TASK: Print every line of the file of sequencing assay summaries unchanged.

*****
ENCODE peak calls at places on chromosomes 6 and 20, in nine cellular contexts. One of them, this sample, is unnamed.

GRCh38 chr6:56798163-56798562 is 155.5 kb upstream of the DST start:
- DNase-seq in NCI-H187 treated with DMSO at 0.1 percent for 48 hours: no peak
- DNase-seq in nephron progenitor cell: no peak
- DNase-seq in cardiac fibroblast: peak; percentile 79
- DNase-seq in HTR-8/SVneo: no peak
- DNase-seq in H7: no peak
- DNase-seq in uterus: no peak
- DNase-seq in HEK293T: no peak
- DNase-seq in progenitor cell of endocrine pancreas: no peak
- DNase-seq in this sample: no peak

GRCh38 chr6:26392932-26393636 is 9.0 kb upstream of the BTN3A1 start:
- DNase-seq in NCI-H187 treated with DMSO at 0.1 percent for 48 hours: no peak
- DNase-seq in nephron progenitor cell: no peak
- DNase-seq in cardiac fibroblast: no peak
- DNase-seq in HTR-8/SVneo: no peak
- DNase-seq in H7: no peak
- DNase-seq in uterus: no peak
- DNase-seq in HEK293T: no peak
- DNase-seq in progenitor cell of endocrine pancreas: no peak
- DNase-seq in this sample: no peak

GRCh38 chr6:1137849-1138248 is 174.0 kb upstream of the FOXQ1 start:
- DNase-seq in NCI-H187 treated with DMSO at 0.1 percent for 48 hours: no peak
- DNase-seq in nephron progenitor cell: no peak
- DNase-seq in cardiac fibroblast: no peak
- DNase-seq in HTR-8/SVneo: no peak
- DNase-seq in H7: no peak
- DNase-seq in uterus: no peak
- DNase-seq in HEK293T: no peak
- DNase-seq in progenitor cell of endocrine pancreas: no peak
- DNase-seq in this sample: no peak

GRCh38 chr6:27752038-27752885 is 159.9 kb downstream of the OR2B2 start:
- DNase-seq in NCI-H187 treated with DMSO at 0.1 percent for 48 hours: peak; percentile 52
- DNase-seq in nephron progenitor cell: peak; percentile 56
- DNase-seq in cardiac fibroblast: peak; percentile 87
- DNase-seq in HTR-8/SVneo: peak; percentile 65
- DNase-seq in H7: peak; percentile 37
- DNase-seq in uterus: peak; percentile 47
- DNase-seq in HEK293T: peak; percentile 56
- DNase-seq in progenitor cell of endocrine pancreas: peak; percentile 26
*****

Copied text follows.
ENCODE peak calls at places on chromosomes 6 and 20, in nine cellular contexts. One of them, this sample, is unnamed.

GRCh38 chr6:56798163-56798562 is 155.5 kb upstream of the DST start:
- DNase-seq in NCI-H187 treated with DMSO at 0.1 percent for 48 hours: no peak
- DNase-seq in nephron progenitor cell: no peak
- DNase-seq in cardiac fibroblast: peak; percentile 79
- DNase-seq in HTR-8/SVneo: no peak
- DNase-seq in H7: no peak
- DNase-seq in uterus: no peak
- DNase-seq in HEK293T: no peak
- DNase-seq in progenitor cell of endocrine pancreas: no peak
- DNase-seq in this sample: no peak

GRCh38 chr6:26392932-26393636 is 9.0 kb upstream of the BTN3A1 start:
- DNase-seq in NCI-H187 treated with DMSO at 0.1 percent for 48 hours: no peak
- DNase-seq in nephron progenitor cell: no peak
- DNase-seq in cardiac fibroblast: no peak
- DNase-seq in HTR-8/SVneo: no peak
- DNase-seq in H7: no peak
- DNase-seq in uterus: no peak
- DNase-seq in HEK293T: no peak
- DNase-seq in progenitor cell of endocrine pancreas: no peak
- DNase-seq in this sample: no peak

GRCh38 chr6:1137849-1138248 is 174.0 kb upstream of the FOXQ1 start:
- DNase-seq in NCI-H187 treated with DMSO at 0.1 percent for 48 hours: no peak
- DNase-seq in nephron progenitor cell: no peak
- DNase-seq in cardiac fibroblast: no peak
- DNase-seq in HTR-8/SVneo: no peak
- DNase-seq in H7: no peak
- DNase-seq in uterus: no peak
- DNase-seq in HEK293T: no peak
- DNase-seq in progenitor cell of endocrine pancreas: no peak
- DNase-seq in this sample: no peak

GRCh38 chr6:27752038-27752885 is 159.9 kb downstream of the OR2B2 start:
- DNase-seq in NCI-H187 treated with DMSO at 0.1 percent for 48 hours: peak; percentile 52
- DNase-seq in nephron progenitor cell: peak; percentile 56
- DNase-seq in cardiac fibroblast: peak; percentile 87
- DNase-seq in HTR-8/SVneo: peak; percentile 65
- DNase-seq in H7: peak; percentile 37
- DNase-seq in uterus: peak; percentile 47
- DNase-seq in HEK293T: peak; percentile 56
- DNase-seq in progenitor cell of endocrine pancreas: peak; percentile 26